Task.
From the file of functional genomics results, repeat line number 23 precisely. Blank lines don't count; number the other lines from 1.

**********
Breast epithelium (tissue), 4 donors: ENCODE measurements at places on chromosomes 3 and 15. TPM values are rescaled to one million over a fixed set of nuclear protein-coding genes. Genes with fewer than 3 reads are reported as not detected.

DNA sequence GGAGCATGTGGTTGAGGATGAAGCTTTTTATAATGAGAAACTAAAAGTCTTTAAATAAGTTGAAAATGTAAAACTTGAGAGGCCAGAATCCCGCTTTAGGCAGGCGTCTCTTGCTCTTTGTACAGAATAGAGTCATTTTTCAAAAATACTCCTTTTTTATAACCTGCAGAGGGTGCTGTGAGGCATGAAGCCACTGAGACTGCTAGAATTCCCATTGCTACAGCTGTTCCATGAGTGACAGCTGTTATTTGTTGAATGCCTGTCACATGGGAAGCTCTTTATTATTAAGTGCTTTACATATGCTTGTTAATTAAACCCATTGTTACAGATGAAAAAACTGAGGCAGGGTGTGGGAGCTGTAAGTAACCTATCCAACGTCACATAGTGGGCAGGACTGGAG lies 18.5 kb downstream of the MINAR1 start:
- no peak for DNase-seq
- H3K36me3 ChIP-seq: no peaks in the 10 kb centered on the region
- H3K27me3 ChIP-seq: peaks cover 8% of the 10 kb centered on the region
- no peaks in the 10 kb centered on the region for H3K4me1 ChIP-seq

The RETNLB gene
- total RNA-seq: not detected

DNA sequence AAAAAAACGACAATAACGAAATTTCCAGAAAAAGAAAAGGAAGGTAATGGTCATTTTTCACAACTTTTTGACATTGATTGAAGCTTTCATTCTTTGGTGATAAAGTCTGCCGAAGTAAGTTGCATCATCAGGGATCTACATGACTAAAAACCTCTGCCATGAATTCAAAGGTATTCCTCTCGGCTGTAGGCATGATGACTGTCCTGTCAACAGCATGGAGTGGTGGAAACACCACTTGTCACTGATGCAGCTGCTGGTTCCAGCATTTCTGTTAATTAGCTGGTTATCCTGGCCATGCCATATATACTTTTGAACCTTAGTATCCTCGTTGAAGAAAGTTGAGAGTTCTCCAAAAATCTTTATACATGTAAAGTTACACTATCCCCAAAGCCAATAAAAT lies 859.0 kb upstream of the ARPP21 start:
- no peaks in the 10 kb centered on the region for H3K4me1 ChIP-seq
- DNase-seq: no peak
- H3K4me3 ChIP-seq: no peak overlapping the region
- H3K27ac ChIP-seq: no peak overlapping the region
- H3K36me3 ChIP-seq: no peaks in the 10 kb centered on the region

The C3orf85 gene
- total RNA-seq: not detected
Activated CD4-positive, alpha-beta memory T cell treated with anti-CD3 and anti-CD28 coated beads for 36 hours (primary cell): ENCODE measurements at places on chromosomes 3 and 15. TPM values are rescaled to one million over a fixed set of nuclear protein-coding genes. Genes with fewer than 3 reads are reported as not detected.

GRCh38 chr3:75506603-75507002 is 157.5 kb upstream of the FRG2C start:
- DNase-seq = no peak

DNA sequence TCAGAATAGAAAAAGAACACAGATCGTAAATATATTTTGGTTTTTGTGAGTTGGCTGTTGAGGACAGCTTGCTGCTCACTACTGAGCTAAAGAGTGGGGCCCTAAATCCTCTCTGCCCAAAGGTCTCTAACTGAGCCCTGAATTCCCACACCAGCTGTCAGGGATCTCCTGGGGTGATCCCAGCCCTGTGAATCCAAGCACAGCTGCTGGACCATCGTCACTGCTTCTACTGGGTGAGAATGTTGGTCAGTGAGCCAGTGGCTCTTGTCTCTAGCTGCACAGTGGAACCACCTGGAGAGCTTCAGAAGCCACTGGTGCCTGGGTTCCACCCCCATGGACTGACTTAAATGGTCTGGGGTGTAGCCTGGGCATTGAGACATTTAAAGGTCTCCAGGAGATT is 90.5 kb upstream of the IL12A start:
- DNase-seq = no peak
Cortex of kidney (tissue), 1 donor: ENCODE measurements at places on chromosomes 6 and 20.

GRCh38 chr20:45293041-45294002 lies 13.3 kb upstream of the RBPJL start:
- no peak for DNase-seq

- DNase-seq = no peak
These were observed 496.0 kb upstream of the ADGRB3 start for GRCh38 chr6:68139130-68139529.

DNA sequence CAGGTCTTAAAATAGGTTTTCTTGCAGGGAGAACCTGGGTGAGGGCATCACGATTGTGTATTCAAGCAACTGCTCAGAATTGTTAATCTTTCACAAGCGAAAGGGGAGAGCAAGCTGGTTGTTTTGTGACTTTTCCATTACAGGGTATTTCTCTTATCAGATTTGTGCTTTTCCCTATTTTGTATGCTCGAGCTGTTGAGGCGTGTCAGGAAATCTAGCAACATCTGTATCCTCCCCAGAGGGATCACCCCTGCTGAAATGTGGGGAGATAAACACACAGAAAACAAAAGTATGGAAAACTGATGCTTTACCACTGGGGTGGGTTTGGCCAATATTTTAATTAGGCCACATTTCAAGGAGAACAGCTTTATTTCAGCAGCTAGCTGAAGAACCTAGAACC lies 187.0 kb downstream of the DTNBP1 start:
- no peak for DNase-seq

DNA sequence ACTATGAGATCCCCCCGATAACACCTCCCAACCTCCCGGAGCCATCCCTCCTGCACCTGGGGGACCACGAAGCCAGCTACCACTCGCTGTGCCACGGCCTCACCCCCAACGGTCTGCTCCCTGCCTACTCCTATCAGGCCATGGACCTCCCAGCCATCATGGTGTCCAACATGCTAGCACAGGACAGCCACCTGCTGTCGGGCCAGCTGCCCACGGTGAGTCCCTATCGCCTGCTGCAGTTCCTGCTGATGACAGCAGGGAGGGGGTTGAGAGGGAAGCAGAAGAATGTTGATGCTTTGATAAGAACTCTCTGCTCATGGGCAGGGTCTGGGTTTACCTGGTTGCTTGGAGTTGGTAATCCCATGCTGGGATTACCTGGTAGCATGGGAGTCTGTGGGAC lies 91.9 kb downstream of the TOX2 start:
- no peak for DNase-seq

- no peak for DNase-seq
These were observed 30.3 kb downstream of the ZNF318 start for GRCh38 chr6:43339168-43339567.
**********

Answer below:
GRCh38 chr20:45293041-45294002 lies 13.3 kb upstream of the RBPJL start: